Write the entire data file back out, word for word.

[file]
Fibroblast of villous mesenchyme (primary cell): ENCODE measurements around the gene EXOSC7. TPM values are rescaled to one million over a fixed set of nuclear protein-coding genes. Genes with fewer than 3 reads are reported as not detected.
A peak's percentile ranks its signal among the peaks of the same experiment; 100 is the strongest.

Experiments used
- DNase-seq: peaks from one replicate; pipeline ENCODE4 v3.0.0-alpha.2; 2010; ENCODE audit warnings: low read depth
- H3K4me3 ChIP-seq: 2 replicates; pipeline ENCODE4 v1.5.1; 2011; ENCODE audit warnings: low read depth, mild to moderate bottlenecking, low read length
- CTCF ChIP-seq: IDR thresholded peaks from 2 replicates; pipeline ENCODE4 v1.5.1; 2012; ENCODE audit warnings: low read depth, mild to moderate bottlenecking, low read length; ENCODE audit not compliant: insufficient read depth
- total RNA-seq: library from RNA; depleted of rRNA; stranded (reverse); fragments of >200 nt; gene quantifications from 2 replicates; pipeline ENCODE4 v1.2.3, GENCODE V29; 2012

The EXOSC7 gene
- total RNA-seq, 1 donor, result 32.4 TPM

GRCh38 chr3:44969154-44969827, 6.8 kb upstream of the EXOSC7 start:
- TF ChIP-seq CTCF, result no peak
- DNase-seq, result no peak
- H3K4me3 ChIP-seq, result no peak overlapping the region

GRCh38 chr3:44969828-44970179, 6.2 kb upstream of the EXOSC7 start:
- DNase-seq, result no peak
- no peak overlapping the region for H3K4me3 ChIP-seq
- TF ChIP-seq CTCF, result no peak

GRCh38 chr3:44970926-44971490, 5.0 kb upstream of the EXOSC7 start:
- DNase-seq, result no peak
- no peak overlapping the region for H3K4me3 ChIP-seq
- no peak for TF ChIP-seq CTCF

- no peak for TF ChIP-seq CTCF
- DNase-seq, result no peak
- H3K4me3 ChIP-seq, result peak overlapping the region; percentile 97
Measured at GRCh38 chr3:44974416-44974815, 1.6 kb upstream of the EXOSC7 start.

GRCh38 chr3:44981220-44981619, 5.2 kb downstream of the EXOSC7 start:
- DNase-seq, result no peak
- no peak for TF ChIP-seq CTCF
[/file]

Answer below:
Fibroblast of villous mesenchyme (primary cell): ENCODE measurements around the gene EXOSC7. TPM values are rescaled to one million over a fixed set of nuclear protein-coding genes. Genes with fewer than 3 reads are reported as not detected.
A peak's percentile ranks its signal among the peaks of the same experiment; 100 is the strongest.

Experiments used
- DNase-seq: peaks from one replicate; pipeline ENCODE4 v3.0.0-alpha.2; 2010; ENCODE audit warnings: low read depth
- H3K4me3 ChIP-seq: 2 replicates; pipeline ENCODE4 v1.5.1; 2011; ENCODE audit warnings: low read depth, mild to moderate bottlenecking, low read length
- CTCF ChIP-seq: IDR thresholded peaks from 2 replicates; pipeline ENCODE4 v1.5.1; 2012; ENCODE audit warnings: low read depth, mild to moderate bottlenecking, low read length; ENCODE audit not compliant: insufficient read depth
- total RNA-seq: library from RNA; depleted of rRNA; stranded (reverse); fragments of >200 nt; gene quantifications from 2 replicates; pipeline ENCODE4 v1.2.3, GENCODE V29; 2012

The EXOSC7 gene
- total RNA-seq, 1 donor, result 32.4 TPM

GRCh38 chr3:44969154-44969827, 6.8 kb upstream of the EXOSC7 start:
- TF ChIP-seq CTCF, result no peak
- DNase-seq, result no peak
- H3K4me3 ChIP-seq, result no peak overlapping the region

GRCh38 chr3:44969828-44970179, 6.2 kb upstream of the EXOSC7 start:
- DNase-seq, result no peak
- no peak overlapping the region for H3K4me3 ChIP-seq
- TF ChIP-seq CTCF, result no peak

GRCh38 chr3:44970926-44971490, 5.0 kb upstream of the EXOSC7 start:
- DNase-seq, result no peak
- no peak overlapping the region for H3K4me3 ChIP-seq
- no peak for TF ChIP-seq CTCF

- no peak for TF ChIP-seq CTCF
- DNase-seq, result no peak
- H3K4me3 ChIP-seq, result peak overlapping the region; percentile 97
Measured at GRCh38 chr3:44974416-44974815, 1.6 kb upstream of the EXOSC7 start.

GRCh38 chr3:44981220-44981619, 5.2 kb downstream of the EXOSC7 start:
- DNase-seq, result no peak
- no peak for TF ChIP-seq CTCF